Routine Shaving at the Surgical Site

EBT1 Task Three, page 1

Jessica Johnson Student ID: 000252422 BS in Nursing, 02/01/2012 Mentor: Linda Byrd EBT1 Task Three! A1. Procedure ! Routine preoperative shaving of the surgical site has proven to be a source of

surgical site infections (SSI). Using a razor prior to surgery can abrade the skin and allow bacteria to permeate the surgical site. Preoperative shaving of the surgical site the night before an operation is associated with a significantly higher SSI risk than either the use of depilatory agents or no hair removal (Healthcare Infection Control Practices Advisory Committee [HICPAC], 1999). Routine hair removal remains popular with some doctors today, especially in developing countries. A2. Initial Investigation ! The practice of shaving the surgical site began in the early twentieth century

when humans first began experimenting with surgical arts. Hair around the surgical site was thought to interfere with wound closure. Later, when antiseptic techniques were introduced, hair was thought to be a source of bacterial colonization and subsequent infection. It is still common today for physicians at LDS Hospital to request preoperative shaving when patients have excessive hair at the surgical site because hair prevents the surgical drapes, necessary to maintain a sterile field, from adhering to the patient. Many physicians were concerned that hair sabotaged the sterility of operations, and subsequently had it removed prior to the procedure.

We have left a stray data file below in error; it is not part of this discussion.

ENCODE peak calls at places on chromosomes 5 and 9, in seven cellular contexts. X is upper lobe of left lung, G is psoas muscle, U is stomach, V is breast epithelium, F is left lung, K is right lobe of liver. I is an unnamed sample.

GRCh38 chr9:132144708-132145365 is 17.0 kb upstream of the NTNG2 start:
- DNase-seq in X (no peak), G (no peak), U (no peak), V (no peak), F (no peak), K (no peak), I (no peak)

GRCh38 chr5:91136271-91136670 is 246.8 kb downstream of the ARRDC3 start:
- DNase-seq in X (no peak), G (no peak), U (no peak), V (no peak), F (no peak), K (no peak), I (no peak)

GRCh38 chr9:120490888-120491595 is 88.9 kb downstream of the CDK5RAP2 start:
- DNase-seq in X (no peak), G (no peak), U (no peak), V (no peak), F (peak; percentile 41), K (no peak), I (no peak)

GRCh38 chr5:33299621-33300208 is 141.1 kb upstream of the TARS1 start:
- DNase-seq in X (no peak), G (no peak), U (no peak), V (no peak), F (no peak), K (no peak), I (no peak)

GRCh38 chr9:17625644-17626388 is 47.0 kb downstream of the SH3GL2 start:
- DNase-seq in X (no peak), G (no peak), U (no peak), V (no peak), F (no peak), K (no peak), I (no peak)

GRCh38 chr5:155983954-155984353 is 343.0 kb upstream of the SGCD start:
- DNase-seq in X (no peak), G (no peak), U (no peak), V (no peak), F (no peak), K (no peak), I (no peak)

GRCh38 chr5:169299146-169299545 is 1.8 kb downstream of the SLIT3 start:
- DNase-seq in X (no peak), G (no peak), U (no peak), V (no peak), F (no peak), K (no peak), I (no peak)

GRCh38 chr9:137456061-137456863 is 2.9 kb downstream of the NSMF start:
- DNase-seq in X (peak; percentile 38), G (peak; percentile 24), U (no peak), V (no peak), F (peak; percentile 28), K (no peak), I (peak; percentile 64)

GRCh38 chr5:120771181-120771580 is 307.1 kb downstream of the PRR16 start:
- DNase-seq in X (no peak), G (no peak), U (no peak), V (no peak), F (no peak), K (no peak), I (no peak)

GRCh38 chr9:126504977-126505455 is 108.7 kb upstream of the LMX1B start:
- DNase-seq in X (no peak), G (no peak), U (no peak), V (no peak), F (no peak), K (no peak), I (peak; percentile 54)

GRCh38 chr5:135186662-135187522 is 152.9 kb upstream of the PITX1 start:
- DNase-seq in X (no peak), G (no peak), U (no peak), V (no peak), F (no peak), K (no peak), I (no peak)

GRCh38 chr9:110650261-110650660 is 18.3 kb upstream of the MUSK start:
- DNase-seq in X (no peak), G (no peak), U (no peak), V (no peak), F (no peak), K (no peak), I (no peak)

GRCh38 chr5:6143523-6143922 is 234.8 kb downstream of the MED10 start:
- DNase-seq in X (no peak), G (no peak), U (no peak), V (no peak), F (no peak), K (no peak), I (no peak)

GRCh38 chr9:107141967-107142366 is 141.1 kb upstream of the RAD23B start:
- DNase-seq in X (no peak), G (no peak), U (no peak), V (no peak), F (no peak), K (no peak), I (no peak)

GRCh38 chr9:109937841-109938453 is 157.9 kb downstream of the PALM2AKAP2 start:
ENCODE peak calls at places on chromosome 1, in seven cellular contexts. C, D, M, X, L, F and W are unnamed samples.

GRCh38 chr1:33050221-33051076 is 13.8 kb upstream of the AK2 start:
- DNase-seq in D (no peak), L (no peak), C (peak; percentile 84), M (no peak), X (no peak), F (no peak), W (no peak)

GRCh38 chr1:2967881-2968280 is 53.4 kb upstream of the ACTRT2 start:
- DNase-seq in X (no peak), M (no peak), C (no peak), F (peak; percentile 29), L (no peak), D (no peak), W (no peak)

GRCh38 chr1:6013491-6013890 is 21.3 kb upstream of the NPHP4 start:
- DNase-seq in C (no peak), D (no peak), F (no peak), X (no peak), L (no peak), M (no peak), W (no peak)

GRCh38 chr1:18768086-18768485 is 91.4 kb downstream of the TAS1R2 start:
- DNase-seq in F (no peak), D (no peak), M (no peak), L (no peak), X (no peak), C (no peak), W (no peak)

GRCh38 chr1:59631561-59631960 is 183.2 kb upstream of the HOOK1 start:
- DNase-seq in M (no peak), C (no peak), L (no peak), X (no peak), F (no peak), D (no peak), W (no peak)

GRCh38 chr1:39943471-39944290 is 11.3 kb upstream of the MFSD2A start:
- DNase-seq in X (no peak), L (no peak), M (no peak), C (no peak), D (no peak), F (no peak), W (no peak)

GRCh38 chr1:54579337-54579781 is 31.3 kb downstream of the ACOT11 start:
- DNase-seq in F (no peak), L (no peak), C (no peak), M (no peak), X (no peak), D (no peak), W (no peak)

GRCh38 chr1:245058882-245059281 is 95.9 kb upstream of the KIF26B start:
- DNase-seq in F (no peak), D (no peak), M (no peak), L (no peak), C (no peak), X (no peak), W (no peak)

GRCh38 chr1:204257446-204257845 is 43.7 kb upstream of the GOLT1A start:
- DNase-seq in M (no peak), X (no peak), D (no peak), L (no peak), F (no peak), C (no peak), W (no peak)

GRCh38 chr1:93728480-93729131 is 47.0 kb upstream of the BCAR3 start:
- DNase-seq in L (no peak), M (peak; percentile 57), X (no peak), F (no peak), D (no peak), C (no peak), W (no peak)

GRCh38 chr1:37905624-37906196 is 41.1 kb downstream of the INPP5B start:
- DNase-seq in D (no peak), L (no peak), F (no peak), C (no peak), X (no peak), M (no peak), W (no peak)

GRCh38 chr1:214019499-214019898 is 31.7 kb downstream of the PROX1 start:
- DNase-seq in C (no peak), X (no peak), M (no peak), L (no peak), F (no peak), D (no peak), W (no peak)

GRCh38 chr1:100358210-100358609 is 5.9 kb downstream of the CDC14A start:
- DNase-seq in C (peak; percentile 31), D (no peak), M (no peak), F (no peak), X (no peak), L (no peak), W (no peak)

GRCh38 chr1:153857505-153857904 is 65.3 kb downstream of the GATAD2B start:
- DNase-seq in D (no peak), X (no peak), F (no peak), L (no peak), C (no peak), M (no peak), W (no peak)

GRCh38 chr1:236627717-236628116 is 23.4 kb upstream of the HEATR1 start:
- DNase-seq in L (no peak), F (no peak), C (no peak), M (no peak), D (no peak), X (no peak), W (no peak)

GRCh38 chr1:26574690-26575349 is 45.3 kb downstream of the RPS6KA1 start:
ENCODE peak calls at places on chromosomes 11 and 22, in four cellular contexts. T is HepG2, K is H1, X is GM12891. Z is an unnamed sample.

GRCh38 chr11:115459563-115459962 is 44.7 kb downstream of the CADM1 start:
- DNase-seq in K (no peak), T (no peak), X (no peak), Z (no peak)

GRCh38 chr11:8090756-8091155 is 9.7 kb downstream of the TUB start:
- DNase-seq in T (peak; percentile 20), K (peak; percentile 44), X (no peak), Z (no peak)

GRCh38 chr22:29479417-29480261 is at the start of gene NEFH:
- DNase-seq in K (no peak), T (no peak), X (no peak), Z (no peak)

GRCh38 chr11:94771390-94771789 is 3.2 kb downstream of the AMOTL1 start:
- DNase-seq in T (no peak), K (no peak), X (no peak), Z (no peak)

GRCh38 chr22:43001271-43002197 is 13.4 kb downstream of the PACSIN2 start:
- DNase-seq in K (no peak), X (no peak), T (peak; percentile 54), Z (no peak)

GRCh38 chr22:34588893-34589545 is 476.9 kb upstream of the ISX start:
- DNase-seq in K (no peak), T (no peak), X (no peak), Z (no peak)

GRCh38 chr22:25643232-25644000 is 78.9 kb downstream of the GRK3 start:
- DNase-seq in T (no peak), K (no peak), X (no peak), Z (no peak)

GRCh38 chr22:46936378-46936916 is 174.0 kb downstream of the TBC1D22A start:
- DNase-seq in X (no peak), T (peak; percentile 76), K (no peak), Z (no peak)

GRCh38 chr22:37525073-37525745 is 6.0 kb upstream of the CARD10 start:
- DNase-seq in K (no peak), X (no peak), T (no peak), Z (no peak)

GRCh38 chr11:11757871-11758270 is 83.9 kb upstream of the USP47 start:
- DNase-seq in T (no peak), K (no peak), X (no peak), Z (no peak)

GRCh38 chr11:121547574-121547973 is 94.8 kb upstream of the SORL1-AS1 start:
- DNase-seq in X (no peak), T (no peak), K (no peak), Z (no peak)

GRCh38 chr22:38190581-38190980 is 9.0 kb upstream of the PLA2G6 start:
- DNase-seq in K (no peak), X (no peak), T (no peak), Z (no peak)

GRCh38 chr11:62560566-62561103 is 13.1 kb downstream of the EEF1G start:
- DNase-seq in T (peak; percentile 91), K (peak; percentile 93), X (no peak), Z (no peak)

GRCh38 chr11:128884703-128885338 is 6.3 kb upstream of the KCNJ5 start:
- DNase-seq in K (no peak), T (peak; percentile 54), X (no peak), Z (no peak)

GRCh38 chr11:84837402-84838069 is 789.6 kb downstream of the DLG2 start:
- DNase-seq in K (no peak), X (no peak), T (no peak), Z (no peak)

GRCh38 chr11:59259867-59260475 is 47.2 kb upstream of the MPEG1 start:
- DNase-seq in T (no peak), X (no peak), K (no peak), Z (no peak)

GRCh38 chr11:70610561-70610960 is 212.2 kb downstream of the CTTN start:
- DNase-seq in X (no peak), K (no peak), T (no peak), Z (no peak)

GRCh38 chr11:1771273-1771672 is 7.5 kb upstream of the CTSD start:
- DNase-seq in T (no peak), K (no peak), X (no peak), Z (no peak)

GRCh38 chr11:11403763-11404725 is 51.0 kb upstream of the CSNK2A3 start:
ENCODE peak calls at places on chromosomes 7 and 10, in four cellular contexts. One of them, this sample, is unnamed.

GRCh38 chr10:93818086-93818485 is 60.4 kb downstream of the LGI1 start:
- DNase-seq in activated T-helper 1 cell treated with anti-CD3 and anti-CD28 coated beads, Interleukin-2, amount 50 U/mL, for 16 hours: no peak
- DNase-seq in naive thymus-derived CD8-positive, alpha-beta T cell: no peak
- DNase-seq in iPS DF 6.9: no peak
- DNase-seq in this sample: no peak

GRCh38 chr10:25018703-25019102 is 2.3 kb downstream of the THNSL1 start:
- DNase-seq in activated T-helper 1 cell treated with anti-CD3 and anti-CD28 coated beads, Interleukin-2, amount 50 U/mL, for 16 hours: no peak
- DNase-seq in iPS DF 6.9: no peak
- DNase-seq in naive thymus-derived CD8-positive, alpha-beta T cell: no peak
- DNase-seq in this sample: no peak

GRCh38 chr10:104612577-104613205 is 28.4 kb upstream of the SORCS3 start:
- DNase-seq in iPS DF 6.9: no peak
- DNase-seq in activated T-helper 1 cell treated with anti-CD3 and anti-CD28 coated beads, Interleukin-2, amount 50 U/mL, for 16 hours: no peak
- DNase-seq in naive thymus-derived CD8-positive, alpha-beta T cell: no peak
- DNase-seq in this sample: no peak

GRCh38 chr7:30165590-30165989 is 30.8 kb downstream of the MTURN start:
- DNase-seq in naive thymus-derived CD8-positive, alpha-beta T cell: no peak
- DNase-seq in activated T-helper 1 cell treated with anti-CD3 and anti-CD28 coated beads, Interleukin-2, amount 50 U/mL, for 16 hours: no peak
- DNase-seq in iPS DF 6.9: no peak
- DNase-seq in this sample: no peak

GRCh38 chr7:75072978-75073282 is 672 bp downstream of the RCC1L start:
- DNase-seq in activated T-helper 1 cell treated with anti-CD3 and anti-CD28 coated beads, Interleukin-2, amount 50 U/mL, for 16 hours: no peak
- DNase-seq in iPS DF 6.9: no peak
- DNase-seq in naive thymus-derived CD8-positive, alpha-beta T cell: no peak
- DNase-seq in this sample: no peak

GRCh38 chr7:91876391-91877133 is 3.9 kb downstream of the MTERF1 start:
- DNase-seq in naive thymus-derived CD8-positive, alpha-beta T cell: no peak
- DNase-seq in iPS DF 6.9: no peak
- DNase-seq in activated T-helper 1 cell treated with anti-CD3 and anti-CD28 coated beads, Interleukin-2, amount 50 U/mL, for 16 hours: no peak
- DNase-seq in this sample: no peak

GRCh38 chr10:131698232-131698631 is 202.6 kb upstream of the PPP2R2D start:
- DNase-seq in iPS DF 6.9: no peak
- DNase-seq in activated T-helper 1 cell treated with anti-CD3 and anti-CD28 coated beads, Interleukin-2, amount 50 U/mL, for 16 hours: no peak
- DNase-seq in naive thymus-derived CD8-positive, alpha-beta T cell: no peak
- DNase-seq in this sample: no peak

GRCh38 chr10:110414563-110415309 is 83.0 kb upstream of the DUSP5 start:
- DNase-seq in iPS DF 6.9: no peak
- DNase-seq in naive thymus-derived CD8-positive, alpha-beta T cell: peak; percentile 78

EBT1 Task Three, page 2


The process of eliminating the shaving ritual from preoperative procedures was

initiated by the CDC. HICPAC released the Guideline for Prevention of Surgical Site Prevention in 1999 which reviewed Preoperative SSI risk in association with routine hair removal, and suggested that whenever possible, no hair should be removed prior to surgery. If hair will interfere with the procedure, the CDC recommends using electronic clippers (2010). ! Within LDS Hospital, quality...